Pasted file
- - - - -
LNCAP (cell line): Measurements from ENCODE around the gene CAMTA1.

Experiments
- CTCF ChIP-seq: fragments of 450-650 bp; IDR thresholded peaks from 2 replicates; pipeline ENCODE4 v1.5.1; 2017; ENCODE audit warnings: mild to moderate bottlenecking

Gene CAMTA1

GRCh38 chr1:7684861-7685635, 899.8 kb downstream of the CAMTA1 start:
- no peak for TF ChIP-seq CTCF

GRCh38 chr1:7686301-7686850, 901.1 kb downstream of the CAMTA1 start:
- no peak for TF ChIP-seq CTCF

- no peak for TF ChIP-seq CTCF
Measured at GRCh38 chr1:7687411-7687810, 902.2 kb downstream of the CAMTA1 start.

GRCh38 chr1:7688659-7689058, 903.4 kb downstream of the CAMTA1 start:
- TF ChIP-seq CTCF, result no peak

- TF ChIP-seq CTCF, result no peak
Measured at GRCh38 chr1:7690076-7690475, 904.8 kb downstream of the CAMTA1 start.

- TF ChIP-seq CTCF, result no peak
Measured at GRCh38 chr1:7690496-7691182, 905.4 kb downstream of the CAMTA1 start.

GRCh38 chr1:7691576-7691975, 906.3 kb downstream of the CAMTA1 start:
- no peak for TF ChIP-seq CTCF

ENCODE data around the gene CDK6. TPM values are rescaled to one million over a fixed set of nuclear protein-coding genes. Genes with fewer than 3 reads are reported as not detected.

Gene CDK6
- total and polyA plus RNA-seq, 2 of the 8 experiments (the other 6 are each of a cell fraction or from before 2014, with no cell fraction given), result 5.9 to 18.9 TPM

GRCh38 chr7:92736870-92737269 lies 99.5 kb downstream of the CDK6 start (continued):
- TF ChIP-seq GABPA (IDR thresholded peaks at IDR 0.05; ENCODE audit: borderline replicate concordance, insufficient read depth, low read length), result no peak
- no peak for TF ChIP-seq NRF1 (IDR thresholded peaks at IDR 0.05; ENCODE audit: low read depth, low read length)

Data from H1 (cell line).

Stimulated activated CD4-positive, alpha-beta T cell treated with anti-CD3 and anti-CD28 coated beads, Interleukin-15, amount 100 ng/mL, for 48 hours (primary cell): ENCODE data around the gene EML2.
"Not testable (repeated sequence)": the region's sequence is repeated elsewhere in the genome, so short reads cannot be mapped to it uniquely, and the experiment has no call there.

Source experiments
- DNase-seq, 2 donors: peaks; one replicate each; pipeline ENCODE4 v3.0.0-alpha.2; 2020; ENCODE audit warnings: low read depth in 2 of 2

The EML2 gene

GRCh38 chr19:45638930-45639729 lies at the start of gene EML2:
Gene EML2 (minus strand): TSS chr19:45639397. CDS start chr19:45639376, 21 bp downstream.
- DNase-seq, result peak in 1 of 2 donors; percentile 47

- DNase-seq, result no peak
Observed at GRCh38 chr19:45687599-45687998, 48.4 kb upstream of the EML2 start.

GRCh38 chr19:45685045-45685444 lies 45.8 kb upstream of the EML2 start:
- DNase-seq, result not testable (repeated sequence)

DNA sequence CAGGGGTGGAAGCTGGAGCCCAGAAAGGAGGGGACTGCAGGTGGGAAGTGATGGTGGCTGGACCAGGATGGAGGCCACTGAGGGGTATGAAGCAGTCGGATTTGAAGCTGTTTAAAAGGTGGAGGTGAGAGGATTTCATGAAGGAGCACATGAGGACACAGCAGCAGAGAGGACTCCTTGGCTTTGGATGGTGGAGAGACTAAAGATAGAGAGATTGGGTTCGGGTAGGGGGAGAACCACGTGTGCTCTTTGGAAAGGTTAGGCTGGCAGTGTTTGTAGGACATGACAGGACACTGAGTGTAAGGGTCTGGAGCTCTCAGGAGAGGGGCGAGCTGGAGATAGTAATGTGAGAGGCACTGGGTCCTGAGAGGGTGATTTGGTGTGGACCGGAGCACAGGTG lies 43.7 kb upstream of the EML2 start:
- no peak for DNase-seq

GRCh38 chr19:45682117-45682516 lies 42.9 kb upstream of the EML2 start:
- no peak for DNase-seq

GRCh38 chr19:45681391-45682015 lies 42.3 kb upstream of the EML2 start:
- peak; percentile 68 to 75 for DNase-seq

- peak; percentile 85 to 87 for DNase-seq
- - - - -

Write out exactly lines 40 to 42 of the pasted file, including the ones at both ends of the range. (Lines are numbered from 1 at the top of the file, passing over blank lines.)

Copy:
GRCh38 chr19:45682117-45682516 lies 42.9 kb upstream of the EML2 start:
- no peak for DNase-seq

GRCh38 chr19:45681391-45682015 lies 42.3 kb upstream of the EML2 start: